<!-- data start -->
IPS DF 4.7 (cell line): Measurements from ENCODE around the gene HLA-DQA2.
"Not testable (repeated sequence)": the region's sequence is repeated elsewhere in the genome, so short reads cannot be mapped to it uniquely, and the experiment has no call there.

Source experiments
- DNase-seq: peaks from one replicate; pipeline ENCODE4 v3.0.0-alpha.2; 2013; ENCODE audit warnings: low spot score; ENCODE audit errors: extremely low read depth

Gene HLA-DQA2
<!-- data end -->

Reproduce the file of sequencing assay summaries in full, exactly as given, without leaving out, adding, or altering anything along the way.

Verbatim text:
IPS DF 4.7 (cell line): Measurements from ENCODE around the gene HLA-DQA2.
"Not testable (repeated sequence)": the region's sequence is repeated elsewhere in the genome, so short reads cannot be mapped to it uniquely, and the experiment has no call there.

Source experiments
- DNase-seq: peaks from one replicate; pipeline ENCODE4 v3.0.0-alpha.2; 2013; ENCODE audit warnings: low spot score; ENCODE audit errors: extremely low read depth

Gene HLA-DQA2